# Controlling a Servo Motor with Arduino

A servo motor has a shaft that can be, using coded signals, positioned to specific angular positions. Luckily for us, we won’t have to understand the coded signals required to rotate the shaft to a specific angle. The Arduino Servo library does it for us.

## Circuit Diagram As you can see, the Vcc of the Servo (typically red) is connected to 5V, GND (typically black) to GND, and the signal pin (white in the above image, typically white or yellow or orange) is connected to pin 9 of the Arduino.

## Code Walkthrough

We will be walking through an example code that comes in with Arduino. Go to File → Examples → Servo → Sweep Alternatively, the code can be accessed on GitHub here − https://github.com/arduinolibraries/Servo/blob/master/examples/Sweep/Sweep.ino

As you can see, we begin with the inclusion of the Servo library and define the Servo object, and set a variable pos to 0.

#include <Servo.h>

Servo myservo; // create servo object to control a servo
// twelve servo objects can be created on most boards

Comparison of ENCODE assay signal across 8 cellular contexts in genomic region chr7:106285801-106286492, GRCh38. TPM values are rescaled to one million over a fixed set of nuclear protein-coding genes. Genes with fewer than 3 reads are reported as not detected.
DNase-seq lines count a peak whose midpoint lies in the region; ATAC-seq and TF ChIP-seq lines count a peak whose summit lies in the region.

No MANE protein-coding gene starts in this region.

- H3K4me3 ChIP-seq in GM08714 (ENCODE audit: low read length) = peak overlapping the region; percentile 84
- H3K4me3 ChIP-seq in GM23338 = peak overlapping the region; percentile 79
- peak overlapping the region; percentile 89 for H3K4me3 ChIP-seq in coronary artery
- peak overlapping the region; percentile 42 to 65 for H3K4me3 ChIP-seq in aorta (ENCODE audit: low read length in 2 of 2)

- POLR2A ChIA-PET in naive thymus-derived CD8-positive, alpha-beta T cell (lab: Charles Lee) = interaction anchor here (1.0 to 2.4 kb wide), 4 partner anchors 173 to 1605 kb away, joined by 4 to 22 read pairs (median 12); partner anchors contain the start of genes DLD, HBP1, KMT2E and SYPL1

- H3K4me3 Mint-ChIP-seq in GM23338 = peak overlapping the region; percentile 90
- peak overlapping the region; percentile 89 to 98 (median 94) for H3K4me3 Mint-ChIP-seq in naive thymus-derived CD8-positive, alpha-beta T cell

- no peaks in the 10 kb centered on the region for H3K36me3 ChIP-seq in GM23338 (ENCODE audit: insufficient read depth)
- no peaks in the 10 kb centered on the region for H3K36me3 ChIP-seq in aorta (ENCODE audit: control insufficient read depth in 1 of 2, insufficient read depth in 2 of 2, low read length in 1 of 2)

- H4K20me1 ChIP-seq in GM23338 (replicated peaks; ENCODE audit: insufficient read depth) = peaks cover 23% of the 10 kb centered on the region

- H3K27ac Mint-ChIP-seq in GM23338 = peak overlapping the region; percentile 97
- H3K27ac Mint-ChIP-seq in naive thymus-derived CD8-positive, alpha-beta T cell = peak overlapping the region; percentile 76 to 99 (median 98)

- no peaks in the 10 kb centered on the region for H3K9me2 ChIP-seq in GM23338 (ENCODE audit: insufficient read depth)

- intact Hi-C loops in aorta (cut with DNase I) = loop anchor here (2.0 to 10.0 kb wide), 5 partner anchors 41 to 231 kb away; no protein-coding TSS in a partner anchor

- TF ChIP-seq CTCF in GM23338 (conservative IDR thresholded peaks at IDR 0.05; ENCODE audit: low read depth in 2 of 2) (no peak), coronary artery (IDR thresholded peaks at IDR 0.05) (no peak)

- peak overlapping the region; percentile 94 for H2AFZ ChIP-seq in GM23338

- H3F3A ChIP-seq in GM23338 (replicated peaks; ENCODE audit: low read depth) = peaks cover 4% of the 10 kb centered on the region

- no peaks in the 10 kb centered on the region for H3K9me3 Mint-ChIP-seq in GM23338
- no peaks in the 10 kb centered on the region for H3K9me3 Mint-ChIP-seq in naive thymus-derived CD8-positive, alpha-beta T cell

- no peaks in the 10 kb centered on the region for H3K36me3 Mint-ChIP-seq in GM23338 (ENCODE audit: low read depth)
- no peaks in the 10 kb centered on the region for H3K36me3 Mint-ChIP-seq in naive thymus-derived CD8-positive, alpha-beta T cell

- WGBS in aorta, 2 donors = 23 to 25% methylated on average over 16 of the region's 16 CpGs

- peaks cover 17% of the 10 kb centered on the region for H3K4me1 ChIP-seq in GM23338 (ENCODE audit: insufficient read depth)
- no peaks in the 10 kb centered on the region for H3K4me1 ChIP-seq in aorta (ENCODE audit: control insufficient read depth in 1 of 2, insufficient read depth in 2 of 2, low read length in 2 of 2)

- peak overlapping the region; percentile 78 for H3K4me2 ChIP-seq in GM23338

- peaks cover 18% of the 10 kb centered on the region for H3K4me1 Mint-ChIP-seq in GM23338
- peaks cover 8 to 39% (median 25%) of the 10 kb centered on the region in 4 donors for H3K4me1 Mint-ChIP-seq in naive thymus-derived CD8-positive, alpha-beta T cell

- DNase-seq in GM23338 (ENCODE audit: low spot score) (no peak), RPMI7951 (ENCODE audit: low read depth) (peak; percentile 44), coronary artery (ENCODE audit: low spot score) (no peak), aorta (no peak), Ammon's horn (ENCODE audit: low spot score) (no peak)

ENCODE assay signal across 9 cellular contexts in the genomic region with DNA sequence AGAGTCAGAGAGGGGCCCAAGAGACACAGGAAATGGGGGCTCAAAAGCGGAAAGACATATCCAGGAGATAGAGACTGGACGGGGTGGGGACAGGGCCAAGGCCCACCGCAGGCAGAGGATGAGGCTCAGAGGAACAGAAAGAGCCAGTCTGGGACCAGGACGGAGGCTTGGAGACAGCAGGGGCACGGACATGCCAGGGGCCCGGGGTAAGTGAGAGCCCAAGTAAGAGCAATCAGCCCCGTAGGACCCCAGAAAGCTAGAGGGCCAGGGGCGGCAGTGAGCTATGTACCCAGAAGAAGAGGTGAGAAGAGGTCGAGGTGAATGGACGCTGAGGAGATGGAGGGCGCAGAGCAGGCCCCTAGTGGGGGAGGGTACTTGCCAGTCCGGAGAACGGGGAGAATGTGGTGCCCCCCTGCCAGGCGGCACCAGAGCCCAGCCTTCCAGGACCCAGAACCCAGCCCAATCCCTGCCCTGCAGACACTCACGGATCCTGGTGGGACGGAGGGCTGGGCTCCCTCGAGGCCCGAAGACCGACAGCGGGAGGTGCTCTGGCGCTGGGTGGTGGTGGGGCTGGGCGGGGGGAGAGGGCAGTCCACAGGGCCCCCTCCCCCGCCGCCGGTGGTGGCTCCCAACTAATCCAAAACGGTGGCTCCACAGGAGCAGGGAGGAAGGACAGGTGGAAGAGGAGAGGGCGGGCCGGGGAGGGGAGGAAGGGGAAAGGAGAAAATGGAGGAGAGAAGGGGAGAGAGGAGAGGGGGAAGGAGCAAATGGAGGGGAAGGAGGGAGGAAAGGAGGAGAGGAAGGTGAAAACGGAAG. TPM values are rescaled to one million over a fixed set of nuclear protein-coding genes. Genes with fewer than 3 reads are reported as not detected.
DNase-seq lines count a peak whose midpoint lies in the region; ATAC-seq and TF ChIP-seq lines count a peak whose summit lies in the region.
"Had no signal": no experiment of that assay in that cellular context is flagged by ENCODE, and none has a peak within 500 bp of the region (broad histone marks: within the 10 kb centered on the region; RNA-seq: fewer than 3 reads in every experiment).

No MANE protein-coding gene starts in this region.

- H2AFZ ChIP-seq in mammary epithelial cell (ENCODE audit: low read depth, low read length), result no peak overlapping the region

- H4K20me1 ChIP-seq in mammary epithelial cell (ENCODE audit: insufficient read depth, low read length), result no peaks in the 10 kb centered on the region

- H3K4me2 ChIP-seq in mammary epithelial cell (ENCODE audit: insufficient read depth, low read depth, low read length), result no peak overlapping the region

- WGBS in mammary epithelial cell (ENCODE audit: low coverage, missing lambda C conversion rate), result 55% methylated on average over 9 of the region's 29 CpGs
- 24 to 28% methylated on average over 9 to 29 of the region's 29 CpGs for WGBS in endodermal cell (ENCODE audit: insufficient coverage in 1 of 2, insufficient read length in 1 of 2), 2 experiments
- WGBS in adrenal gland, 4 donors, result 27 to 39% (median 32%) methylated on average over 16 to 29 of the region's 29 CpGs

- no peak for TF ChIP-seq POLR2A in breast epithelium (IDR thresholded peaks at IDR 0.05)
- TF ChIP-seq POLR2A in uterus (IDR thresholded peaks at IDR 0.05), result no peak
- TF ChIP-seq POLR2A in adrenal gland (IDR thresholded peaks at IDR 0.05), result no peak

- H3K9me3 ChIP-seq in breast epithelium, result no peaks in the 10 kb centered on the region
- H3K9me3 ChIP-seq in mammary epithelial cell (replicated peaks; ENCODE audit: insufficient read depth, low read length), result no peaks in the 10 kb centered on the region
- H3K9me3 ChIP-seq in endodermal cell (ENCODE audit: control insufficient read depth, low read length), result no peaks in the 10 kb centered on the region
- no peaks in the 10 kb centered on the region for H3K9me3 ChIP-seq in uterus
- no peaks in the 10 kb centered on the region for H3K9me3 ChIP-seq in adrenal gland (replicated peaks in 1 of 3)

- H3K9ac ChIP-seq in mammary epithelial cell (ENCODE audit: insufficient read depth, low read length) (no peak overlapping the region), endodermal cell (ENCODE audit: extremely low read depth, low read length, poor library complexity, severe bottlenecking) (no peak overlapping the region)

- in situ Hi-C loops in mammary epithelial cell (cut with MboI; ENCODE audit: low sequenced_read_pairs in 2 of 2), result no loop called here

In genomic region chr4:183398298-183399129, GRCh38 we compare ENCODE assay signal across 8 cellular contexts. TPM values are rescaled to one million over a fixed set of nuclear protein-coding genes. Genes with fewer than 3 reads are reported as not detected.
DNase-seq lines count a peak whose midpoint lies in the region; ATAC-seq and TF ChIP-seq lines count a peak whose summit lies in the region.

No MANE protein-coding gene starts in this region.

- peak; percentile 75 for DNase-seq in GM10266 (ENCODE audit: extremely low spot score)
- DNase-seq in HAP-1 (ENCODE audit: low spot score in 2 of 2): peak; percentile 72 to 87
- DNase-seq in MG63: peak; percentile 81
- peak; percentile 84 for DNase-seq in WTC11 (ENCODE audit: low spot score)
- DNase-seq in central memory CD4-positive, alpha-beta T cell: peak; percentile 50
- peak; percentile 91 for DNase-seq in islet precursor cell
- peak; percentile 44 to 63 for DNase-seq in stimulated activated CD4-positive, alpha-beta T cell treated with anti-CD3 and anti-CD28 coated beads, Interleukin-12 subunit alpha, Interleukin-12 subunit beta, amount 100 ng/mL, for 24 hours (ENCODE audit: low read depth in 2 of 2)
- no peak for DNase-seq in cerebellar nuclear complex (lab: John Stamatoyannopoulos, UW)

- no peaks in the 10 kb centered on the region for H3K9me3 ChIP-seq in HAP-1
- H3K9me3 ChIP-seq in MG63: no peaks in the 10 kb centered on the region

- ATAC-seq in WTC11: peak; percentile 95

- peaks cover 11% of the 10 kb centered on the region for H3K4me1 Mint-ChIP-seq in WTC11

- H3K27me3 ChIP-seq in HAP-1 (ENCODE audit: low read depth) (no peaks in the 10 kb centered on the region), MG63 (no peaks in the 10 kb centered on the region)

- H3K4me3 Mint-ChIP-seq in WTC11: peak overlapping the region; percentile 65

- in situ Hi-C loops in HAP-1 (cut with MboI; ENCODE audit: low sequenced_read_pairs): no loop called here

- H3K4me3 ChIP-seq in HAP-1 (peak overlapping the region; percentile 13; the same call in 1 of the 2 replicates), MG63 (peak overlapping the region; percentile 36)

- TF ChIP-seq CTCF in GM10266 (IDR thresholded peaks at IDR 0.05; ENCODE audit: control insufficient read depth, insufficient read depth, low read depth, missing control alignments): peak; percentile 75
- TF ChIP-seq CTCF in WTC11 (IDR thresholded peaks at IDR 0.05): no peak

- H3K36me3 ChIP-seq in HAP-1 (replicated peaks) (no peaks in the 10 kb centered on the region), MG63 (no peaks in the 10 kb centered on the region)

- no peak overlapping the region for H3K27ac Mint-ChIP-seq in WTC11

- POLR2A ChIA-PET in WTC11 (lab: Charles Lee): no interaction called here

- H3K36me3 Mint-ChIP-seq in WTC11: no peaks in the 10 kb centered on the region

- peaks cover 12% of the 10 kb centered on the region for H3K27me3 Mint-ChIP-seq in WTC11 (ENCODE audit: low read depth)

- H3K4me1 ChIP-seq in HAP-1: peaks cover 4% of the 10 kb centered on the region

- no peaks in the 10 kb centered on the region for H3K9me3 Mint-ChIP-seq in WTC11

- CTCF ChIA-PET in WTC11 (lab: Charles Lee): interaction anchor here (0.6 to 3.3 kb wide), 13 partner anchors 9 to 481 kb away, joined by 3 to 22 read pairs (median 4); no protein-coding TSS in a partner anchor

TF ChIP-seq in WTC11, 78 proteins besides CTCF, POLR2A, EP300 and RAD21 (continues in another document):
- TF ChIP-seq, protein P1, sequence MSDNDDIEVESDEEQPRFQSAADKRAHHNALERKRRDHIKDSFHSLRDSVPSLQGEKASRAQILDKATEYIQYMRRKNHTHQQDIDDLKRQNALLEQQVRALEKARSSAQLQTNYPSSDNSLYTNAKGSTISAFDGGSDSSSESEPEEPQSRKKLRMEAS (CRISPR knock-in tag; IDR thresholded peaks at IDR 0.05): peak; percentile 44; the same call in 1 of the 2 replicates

int pos = 0;

Within the setup, we attach the servo’s signal pin to the servo object created. Here, since we have connected the signal pin to pin 9, we will specify 9 in the argument.

void setup() {
myservo.attach(9); // attaches the servo on pin 9 to the servo object
}

In the loop, we vary the pos from 0 to 180, in steps of 1, and in each step, give the servo motor 15 ms to achieve that position.

Then, we repeat the same exercise, this time from 180 degrees to 0 degrees. This goes on in the loop.

void loop() {
for (pos = 0; pos <= 180; pos += 1) {
// goes from 0 degrees to 180 degrees in steps of 1 degree
myservo.write(pos); // tell servo to go to position in variable 'pos'
delay(15); // waits 15ms for the servo to reach the position
}
for (pos = 180; pos >= 0; pos -= 1) {
// goes from 180 degrees to 0 degrees
myservo.write(pos);       // tell servo to go to position in variable 'pos'
delay(15);                // waits 15ms for the servo to reach the position
}
}